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Residence permits: They're about to get easier

By Hu Meidong in Fuzhou and Zhang Yi in Beijing | China Daily | Updated: 2018-08-29 09:30

Taiwan resident Chen Yi-ting, who has been living in Fuzhou, Fujian province, for 21 years, is looking forward to Sept 1, when he will apply for his mainland residence permit.

Starting on Saturday, residents of Hong Kong, Macao and Taiwan who have lived on the Chinese mainland for longer than six months can apply for a new mainland residence permit, under a guideline issued by the State Council on Aug 16.

Some 1,210 police stations in Fujian will deal with the applications, said Du Qingsen, deputy head of the Fujian Public Security Department.

"We are making final preparations for launch day, including training staff and updating systems," Du said.

Electronic terminals can read the permit card automatically at places such as railway stations, airports and banks, giving holders easier access to public services.

Those given mainland residence cards will receive almost the same treatment as existing mainland residents in multiple fields, including employment, medical care, vehicle license applications, travel bookings and hotel accommodations.

Applicants with stable jobs and housing on the mainland can bring their mainland travel permits and related materials to local bureaus, and they should receive a mainland residence permit in about 20 working days.

Applicants for the new card will not need to have mainland hukou - household registration - or give up their residency and welfare entitlements in their original residences.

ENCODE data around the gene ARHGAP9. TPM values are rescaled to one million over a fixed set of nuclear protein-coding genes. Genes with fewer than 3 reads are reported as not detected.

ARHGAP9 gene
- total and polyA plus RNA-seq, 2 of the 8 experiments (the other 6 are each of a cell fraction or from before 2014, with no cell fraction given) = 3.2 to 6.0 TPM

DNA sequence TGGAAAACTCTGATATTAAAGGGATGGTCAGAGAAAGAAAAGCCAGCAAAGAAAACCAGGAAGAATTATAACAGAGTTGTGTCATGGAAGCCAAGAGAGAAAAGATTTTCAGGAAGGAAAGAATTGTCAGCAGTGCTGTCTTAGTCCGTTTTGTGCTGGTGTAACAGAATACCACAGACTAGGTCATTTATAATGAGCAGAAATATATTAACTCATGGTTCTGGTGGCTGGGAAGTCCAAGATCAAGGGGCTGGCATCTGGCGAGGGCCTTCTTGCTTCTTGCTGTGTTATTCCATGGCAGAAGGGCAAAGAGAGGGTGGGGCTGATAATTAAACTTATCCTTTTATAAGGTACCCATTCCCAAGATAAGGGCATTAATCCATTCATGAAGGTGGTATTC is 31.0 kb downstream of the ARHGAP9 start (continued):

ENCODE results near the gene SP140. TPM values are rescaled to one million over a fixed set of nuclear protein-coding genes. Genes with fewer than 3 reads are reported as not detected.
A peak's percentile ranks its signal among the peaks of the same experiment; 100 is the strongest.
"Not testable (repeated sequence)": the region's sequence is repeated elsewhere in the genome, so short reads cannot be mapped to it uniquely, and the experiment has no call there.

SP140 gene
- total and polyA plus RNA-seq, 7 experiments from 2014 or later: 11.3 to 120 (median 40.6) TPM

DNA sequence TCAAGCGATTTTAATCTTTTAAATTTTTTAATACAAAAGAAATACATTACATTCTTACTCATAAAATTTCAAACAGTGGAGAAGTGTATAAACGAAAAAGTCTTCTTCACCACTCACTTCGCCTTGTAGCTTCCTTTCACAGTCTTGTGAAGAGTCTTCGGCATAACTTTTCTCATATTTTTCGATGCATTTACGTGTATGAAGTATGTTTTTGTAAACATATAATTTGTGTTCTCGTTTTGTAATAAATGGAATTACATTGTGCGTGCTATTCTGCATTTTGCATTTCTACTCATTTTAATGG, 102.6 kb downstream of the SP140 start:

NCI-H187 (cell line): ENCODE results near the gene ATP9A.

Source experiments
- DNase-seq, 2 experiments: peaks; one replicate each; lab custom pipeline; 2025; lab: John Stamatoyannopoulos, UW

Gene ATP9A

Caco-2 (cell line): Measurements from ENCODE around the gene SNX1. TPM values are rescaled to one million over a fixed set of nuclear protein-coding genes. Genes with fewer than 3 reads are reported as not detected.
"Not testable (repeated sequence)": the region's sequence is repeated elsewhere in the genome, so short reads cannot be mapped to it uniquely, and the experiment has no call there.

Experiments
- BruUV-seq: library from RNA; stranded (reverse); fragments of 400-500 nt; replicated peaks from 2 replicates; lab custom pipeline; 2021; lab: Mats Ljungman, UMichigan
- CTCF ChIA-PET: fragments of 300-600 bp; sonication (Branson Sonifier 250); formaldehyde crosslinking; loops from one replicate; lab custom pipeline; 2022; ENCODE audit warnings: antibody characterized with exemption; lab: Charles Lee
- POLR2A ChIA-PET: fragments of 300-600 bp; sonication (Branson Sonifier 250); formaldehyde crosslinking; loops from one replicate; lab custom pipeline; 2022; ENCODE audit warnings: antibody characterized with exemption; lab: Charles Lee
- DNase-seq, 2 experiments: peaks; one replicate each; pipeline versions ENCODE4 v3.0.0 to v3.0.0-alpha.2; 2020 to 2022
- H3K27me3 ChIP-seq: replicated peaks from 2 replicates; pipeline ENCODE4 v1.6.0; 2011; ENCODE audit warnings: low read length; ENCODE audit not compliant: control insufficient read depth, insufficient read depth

"It's great news for Taiwan residents," said Chen, 47, who is head of the Taiwan Enterprise and Investment Association in Fuzhou. "I have prepared the materials and will go to the nearest police station to apply on Saturday." said the 47-year-old, who came to Fuzhou in 1997 after graduation to help his father, who had started a factory in the city.

"My relatives and friends are sharing the news," said Taiwan businessman Hsueh Ching-te, whose family moved to Fuzhou in 2000. "In recent years, I saw the mainland continually crafting good policies to facilitate our lives, regardless how cross-Straits relations develop."

By April 2017, there were about 6,500 Taiwan-funded companies in the province, with about 8,800 employees from the island. About 1,450 started their own business, mainly in the catering and retail industries, according to the local government.

Some 380 police stations in Guangdong province will be open to deal with applications on Saturday.

Hong Kong entrepreneur Chan Sing, who has worked in Shenzhen for four years, said he used to have to wait in a long line for financial services.

"The new card will improve our sense of belonging, and I believe more people will be willing to come," he said.

Bao Chengke, deputy director of the Cross-Straits Communication and Regional Development Institute at East China Normal University in Shanghai, said the measure aims to give people virtually equal treatment.

"Being able to prove one's identity is a must in our daily lives. Without that we can do nothing, especially now that everything is online," he said. "The new card will help people live secure lives on the mainland by obtaining convenient services."

Chai Hua contributed to this story.

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